The Ohio Department of Transportation has proposed a project aimed at reducing the risk of severe crashes at an Athens County intersection.

The proposal focuses on the closure of the Johnson Road connection to U.S. Rt. 33, beginning in the construction season of 2021. The cost of the improvement project is estimated at $250,000, ODOT stated on the project’s website.

The median at the intersection would be closed and the existing left turn lanes would be removed. The River Road connection would remain as a “right in-right out” (where movements would be restricted to right turns). Motorists formerly using the intersection would then use the Rt. 682 interchange and the Rt. 682 corridor through The Plains, ODOT stated.

In a digital presentation about the proposed safety project, ODOT District 10 Engineer Eric Davis stated the overall goal of the project is to improve safety and reduce crashes in that area.

Ultimately, the closure of the Johnson Road connection could decrease the number of “conflict points” in that vicinity. Conflict points occur where paths of different movement cross; thus, the fewer conflict points, the fewer opportunities for cars to come in contact with one another while traveling.

“With the current proposal to remove the mainline left turn lanes and to close off Johnson Road, there will only be two conflict points: one for traffic turning right off of westbound US 33 onto River Road, and one for traffic turning right from River Road onto westbound US 33,” said Ashley Rittenhouse, who serves as the ODOT District 10 public information officer.

There were 26 crashes at the intersection between 2009 and 2018. In 2019, the intersection saw three crashes that resulted from a motorist making a left turn; one crash occurred after a 16-year-old girl turned left in front of oncoming freeway traffic, from U.S. Rt. 33 to Johnson Road. A fourth crash that year occurred when a motorist was rear-ended while in the left-turn lane. Davis said this was a concerning pattern, as motorists in these severe crashes were making legal turns.

Much of the proposed improvement project is geared toward redistributing traffic, a necessity when conflict points are removed and certain movements are restricted, according to Davis.

Right turns from Johnson Road to U.S. Rt. 33 would be redistributed to the U.S. Rt. 33 eastbound entrance ramp from Rt. 682 northbound. Left turns from Rt. 33 would be changed to the U.S. Rt. 33 westbound exit ramp with a left turn onto Rt. 682, the ODOT project website states.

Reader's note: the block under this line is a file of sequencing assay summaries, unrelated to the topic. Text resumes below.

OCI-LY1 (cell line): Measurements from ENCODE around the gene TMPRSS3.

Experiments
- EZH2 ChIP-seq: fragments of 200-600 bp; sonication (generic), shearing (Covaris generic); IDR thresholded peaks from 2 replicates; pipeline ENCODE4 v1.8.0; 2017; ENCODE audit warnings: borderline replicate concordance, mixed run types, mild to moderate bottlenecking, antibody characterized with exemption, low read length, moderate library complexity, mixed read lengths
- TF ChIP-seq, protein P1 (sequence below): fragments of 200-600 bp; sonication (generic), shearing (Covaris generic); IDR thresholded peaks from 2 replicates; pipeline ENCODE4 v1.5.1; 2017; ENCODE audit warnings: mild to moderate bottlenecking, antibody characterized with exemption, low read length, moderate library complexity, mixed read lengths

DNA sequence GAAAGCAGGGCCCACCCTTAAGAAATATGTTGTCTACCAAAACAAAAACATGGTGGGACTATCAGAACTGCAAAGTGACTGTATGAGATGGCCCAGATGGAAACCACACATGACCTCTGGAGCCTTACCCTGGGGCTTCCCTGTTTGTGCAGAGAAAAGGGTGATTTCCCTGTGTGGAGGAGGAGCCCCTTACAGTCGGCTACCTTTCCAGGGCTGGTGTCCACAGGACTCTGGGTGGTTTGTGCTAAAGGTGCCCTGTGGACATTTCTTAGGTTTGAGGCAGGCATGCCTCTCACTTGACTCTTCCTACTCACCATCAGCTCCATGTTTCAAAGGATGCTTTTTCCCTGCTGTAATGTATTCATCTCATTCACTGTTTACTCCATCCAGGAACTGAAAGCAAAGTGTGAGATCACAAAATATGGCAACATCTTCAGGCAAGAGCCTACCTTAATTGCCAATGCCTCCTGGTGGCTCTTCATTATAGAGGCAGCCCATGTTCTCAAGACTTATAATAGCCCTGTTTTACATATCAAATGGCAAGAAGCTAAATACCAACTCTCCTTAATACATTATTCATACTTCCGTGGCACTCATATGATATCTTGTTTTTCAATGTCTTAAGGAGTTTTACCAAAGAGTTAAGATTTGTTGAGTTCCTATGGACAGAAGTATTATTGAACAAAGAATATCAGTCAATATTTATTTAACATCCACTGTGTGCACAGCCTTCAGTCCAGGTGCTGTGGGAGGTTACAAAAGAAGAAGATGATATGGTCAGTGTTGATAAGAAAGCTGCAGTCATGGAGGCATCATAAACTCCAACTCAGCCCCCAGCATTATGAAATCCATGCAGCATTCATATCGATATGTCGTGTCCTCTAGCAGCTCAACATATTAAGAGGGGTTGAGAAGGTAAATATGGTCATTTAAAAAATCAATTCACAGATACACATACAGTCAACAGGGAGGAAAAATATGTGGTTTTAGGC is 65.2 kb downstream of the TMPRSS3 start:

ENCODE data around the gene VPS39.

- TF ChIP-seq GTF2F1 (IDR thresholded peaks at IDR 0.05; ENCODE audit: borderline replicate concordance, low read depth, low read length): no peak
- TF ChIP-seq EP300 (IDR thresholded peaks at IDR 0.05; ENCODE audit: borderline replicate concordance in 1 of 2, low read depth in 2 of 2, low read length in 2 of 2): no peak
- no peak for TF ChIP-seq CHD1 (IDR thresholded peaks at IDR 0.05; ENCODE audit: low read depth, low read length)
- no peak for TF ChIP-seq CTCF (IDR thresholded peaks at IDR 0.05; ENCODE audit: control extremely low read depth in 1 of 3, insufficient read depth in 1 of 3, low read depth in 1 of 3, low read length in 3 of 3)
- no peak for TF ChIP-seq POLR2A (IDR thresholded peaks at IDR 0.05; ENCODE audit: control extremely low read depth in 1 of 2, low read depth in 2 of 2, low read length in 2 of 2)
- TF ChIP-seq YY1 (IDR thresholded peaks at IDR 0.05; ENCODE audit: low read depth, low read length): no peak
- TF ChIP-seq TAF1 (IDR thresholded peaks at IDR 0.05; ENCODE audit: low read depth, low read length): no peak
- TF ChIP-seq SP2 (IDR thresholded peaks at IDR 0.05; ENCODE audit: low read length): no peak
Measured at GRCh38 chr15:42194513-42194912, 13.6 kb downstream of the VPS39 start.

ODOT considered other methods to adress safety in the area. For example, the department looked into only closing the median and turning Johnson Road into a right-in-right-out style of intersection. The department also considered adding a right-turn lane or acceleration lane to Route 33 eastbound.

The acceleration lane idea came with multiple setbacks, Davis said. An acceleration lane set-up is “not typical” for an at-grade intersection, and the transportation department worried it could potentially cause issues with driver expectancy.

“Drivers could continue to enter the intersection from a stop instead of using the acceleration lane,” Davis noted.

Finally, an acceleration lane requires at least 1,560 feet of pathway. Approximately 950 feet from the intersection rests a bridge; thus, the transportation department didn’t have enough space to create the acceleration lane.

The transportation department thus recommended the closure of the Johnson Road connection to Route 33. In addition, the department will remove the left-turn lanes from both eastbound and westbound Route 33. Median pavement will be removed, and a turnaround on Johnson Road will also be constructed. Johnson Road traffic would move to the State Route 682 corridor, and River Road would remain a right-in-right-out.

This section of Route 33 is no stranger to safety projects, Davis outlined. In 1997, all movements were permitted in the intersection: motorists could turn right or left driving off of connections. This set-up resulted in a high number of conflict points, ODOT estimating 42 total. Three years later, signs prohibiting left turns and thru movements from Johnson and River Run Roads were installed. This chiseled down the conflict points from 42 to 14.

In 2013, directional bollards were installed at the intersection. Davis noted the bollards were installed to discourage drivers from moving in prohibited directions and to physically reinforce a left turn. This safety measure did not change the number of conflict points.

ODOT requests public input on the proposed project. Area residents can submit comments to the transportation department on their website.

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